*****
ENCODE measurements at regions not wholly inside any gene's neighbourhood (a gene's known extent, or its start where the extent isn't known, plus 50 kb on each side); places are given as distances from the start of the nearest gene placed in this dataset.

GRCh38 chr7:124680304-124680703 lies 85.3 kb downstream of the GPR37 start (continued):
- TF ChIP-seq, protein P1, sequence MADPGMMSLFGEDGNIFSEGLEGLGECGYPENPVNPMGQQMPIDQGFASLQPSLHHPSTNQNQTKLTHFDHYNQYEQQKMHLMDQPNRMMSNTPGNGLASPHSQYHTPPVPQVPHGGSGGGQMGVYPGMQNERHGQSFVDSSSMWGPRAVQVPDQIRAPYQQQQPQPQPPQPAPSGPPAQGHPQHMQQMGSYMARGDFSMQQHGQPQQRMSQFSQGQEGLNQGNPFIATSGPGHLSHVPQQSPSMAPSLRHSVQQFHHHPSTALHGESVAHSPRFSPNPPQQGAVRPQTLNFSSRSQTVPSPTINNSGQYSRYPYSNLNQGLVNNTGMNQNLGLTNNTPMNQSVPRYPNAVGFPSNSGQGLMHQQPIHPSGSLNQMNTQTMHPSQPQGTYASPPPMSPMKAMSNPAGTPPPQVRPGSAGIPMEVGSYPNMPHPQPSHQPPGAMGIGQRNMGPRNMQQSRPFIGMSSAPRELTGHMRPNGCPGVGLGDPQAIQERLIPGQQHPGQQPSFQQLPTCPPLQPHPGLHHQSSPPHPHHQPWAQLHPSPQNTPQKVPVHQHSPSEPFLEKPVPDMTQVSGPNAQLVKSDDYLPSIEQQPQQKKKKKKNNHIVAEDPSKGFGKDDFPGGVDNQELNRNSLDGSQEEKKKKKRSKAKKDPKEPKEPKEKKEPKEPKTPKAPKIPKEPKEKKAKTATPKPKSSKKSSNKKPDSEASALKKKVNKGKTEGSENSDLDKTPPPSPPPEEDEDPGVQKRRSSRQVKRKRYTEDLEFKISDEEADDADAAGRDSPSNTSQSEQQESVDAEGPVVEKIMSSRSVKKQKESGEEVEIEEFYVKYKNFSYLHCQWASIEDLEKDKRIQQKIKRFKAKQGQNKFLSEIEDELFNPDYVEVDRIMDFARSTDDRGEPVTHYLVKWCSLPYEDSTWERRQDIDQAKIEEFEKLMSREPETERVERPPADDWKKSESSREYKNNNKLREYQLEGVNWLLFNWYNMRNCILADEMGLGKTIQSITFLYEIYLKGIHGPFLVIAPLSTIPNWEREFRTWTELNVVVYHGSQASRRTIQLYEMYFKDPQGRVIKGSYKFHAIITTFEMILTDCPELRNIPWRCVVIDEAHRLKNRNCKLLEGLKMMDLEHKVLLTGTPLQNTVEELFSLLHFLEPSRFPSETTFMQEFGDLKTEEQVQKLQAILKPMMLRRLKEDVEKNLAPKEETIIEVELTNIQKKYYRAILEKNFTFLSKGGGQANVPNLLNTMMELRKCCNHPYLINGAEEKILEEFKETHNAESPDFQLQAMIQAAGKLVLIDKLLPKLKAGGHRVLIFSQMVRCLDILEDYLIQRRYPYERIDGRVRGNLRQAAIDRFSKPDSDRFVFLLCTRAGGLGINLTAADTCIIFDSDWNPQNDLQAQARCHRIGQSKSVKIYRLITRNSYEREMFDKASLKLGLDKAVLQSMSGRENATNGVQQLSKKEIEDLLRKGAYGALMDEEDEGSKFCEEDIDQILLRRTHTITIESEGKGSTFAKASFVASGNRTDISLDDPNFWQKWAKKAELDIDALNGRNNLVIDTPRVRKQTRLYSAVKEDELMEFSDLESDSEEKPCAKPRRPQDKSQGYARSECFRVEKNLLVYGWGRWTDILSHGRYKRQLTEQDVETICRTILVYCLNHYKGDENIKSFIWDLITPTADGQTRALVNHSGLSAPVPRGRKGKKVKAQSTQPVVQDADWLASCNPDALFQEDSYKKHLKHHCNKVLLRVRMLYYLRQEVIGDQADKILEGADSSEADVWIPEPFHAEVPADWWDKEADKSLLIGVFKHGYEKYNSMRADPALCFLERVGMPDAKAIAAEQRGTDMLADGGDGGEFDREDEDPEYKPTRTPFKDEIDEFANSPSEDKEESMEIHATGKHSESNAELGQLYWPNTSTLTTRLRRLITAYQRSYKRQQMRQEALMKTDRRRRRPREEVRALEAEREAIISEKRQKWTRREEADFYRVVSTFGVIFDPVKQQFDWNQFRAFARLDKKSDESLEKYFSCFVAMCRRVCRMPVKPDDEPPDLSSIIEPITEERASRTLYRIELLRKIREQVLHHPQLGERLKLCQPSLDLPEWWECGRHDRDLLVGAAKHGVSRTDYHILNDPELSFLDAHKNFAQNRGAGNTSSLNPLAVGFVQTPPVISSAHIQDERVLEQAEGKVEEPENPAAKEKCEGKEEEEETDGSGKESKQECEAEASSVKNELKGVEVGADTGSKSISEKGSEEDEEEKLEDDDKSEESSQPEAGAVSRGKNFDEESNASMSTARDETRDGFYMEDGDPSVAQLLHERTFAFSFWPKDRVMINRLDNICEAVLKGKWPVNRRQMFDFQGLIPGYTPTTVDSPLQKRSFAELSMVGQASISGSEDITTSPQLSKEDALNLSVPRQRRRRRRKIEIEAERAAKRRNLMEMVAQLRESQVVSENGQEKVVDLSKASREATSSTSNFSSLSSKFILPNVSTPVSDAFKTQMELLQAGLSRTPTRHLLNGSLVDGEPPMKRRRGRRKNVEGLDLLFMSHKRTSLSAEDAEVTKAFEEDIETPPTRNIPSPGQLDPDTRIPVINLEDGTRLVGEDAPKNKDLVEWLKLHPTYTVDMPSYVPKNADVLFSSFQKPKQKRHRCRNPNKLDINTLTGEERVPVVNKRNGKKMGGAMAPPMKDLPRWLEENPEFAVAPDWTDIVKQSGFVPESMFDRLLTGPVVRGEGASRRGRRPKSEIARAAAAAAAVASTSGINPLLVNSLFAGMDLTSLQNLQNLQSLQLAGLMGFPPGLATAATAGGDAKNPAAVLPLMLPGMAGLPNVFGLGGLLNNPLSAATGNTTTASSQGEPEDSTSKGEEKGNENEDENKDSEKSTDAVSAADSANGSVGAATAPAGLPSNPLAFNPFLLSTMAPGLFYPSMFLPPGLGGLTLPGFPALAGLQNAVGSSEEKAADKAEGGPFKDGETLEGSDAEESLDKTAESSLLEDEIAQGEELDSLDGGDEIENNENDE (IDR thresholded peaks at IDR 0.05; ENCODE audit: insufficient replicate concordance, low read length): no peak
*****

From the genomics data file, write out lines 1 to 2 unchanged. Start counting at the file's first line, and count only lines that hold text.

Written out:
ENCODE measurements at regions not wholly inside any gene's neighbourhood (a gene's known extent, or its start where the extent isn't known, plus 50 kb on each side); places are given as distances from the start of the nearest gene placed in this dataset.

GRCh38 chr7:124680304-124680703 lies 85.3 kb downstream of the GPR37 start (continued):